Planetarium tunes into decades of radio astronomy
If You Go
What: "Radio Astronomy Discoveries and Their Immense Instruments" planetarium show
When: 6 p.m. and 7:15 p.m. Tuesday Feb. 4, and Friday, Feb. 7
Where: Mt. Hood Community College Sky Theater Planetarium, 26000 S.E. Stark St.
Admission: $5 for adults; $2 for MHCC students (with valid ID) and children 17 and younger.
For more information: visit mhcc.edu/planetarium.
The study of radio astronomy is based on something of a paradox: using rather massive equipment to detect extremely faint signals from space.
Regardless of that incongruity, Pat Hanrahan, planetarium director at Mt. Hood Community College, said these instruments are making discoveries that are rewriting our understanding in many areas of astronomy.
Hanrahan will explore what he describes as the "relatively recent field" of radio astronomy in a presentation called "Radio Astronomy Discoveries and Their Immense Instruments" on Tuesday Feb. 4, and Friday, Feb. 7, at the Mt. Hood Community College Sky Theater Planetarium in Gresham. He will also show the current night sky with Orion still ruling over the winter sky along with his neighbors.
Hanrahan took some time to share his observations with The Outlook:
THE OUTLOOK: What inspired this presentation?
PAT HANRAHAN: I have been fascinated with radio astronomy for a long time as I've known about some of their large dishes (such as the huge Arecibo dish in Puerto Rico) since I was in grade school. And then in 2018, I was selected to be a member in the "Astronomy in Chile Educator Ambassador Program," where a group of us had the opportunity to visit some of the observatories in Chile. This included one of the most advanced radio telescopes arrays in the world (ALMA). These dishes are making discoveries that are completely rewriting textbooks on how new stars are formed.
OUTLOOK: When did radio astronomy come into play/prominence?
HANRAHAN: In 1932, radio astronomy was pioneered by Karl Jansky, who was working for Bell Laboratories to find sources of static for radio communications. One of those sources was found to come from the constellation Sagittarius. He didn't know what that source was at the time, but today we know that he found the location of the giant black hole in the center of our galaxy. However, for about a decade there was little interest in radio astronomy and it wasn't until after World War II that it really got started. Many early research projects used technology that was developed for radar. Early radio telescopes were not able to image the sky, but they could detect signals coming from space. And their signals didn't seem to be coming from the same place as the stars. By the 1960s, they discovered a strange type of star called a pulsar. With its regular signals, it almost seemed as if they were coming from another civilization. But they soon figured out that they were coming from a very compact spinning star.
HANRAHAN: After the pioneering work of Karl Jansky and others, it wasn't until the 1950s that a number of radio telescopes were being built (including the) various radio telescopes at Green Bank (W.Va. that) got their start in the late 1950s.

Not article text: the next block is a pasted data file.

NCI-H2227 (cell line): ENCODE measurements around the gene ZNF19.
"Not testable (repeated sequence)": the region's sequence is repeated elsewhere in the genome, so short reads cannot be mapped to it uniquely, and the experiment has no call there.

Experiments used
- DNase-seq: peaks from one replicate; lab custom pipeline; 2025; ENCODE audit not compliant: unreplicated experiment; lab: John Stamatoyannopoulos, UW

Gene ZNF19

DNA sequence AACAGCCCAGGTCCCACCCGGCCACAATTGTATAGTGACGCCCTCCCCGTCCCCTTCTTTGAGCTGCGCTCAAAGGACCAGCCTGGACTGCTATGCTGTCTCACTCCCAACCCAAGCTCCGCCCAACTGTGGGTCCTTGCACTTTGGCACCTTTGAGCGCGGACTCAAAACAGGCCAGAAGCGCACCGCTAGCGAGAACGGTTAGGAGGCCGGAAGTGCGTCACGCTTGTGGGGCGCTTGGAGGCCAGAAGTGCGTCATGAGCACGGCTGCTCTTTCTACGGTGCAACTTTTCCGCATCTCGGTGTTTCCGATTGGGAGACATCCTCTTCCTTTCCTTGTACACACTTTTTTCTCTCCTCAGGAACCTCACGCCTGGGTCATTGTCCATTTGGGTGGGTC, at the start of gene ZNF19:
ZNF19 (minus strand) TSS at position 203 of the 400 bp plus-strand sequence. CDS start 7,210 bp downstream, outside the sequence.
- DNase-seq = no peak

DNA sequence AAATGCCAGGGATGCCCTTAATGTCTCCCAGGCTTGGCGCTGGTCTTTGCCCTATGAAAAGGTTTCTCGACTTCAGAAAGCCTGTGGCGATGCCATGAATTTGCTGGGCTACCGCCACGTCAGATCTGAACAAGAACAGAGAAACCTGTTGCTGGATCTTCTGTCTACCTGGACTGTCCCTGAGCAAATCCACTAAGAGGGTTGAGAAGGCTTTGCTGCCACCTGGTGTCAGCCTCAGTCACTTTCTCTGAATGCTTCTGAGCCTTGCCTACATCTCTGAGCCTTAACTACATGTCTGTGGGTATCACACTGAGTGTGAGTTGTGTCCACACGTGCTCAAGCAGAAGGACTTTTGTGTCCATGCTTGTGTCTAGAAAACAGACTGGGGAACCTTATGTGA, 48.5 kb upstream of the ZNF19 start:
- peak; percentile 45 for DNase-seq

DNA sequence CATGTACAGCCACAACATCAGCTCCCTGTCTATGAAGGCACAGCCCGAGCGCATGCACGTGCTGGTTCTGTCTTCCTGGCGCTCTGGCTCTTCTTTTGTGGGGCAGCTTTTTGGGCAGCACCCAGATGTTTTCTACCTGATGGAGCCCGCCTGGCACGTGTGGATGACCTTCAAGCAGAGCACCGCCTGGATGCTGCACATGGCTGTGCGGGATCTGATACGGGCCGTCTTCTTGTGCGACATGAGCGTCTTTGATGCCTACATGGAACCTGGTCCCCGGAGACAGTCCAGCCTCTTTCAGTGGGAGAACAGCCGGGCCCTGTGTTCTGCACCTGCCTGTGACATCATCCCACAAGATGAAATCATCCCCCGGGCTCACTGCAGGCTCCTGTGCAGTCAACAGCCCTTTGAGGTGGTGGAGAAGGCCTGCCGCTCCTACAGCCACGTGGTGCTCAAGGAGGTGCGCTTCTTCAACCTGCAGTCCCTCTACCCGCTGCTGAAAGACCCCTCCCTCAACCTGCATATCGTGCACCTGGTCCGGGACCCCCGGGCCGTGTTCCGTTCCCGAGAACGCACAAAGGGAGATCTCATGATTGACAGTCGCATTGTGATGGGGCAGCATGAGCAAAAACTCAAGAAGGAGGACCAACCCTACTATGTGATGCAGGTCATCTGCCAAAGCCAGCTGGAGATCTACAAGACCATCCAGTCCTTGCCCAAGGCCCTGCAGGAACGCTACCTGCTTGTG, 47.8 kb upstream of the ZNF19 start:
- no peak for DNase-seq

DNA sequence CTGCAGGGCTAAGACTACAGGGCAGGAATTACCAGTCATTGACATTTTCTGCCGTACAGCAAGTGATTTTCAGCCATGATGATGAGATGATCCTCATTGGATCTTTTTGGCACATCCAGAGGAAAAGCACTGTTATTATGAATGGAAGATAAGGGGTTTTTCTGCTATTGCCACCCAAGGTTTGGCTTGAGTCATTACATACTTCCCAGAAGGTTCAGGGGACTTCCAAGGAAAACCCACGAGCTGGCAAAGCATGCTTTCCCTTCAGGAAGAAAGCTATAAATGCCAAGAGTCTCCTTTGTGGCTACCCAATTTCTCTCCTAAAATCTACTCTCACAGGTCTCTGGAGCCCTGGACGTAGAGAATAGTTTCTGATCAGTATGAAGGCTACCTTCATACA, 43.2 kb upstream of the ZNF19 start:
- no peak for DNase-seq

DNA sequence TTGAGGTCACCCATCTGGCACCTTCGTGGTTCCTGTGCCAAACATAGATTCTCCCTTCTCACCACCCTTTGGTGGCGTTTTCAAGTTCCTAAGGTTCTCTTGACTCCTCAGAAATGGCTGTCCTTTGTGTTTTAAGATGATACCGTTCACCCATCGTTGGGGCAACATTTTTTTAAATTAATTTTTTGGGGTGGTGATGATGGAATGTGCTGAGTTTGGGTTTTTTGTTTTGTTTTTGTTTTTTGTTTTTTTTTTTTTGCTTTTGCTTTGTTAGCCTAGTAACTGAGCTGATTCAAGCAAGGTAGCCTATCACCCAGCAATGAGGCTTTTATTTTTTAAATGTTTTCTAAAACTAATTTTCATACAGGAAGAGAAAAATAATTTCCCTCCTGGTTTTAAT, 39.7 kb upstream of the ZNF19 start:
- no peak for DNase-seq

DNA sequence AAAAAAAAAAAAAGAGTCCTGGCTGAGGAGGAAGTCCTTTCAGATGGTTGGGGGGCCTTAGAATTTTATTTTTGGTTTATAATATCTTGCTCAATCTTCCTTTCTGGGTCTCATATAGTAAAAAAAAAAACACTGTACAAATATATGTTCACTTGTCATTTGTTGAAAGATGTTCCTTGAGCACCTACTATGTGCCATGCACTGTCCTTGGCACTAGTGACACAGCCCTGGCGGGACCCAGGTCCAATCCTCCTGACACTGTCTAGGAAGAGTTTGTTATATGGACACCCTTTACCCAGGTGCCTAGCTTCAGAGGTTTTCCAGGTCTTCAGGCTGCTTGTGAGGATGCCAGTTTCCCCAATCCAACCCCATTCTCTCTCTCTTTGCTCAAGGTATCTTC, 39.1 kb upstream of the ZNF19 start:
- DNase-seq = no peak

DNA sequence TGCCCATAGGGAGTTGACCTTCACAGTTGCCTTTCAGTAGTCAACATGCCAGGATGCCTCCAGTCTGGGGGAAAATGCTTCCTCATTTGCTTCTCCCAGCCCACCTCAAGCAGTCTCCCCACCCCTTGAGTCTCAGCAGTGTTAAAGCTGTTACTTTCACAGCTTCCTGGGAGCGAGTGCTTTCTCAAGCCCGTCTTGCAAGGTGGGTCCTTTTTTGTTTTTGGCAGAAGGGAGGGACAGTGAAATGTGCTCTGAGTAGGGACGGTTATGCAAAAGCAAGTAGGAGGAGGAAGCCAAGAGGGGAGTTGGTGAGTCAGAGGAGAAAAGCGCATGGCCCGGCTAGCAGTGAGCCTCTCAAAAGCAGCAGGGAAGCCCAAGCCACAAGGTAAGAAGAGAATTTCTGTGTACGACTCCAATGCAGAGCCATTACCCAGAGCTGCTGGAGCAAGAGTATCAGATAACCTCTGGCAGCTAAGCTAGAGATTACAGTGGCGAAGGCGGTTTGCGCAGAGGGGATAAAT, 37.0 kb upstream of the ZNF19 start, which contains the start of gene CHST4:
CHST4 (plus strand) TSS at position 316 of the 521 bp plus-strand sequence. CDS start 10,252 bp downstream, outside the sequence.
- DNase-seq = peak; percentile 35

Some other notable sites include:
- The Arecibo Observatory in Puerto Rico: is able to both send and receive radio waves. Using it in radar mode it can even image nearby asteroids.
- The Very Large Array in New Mexico: One of the advanced array of many radio telescopes that can work together to image star formation, galaxy collisions and many other processes.
- The Atacama Large Millimeter Array of radio telescopes on top of a desert plain at an elevation of over 16,000 feet above sea level. This is the most advanced array of radio telescopes in the world.
For exploring the very short radio wavelengths (where they can get the best resolution), elevation in one of the most important factors as well as climate. Atmospheric water can absorb many of the signals that they wish to observe.
Radio signal interference (is) getting to be a larger and larger problem as radar is becoming more and more important for self-driving cars and as more and more satellites get launched into space.
OUTLOOK: How has the field evolved since the mid-20th century?
HANRAHAN: Radio telescopes arrays are much more common and more powerful as a result. Recently they have linked radio telescopes from a number of locations around the world and even got our first-ever image of the "event horizon" of a black hole. By linking more radio telescopes together as an array they essentially can have them act as one giant telescope. They are now able to see much finer detail of deep space processes (such as how gas and dust evolve in new solar systems) than was possible before.
OUTLOOK: Tell us about Orion and how it fits in with the radio astronomy theme?
HANRAHAN: There are a number of faint compact radio sources within the Orion constellation. And many of these are associated with new star formation. I will be talking a lot more about Orion and its famous star named Betelgeuse in my April planetarium show. Betelgeuse is attracting a lot of attention as it has significantly dimmed over the past few months. Some feel that this could be the sign that the star is about to explode in a supernova. That would be a spectacular change to our winter sky, but how probable is this outcome?
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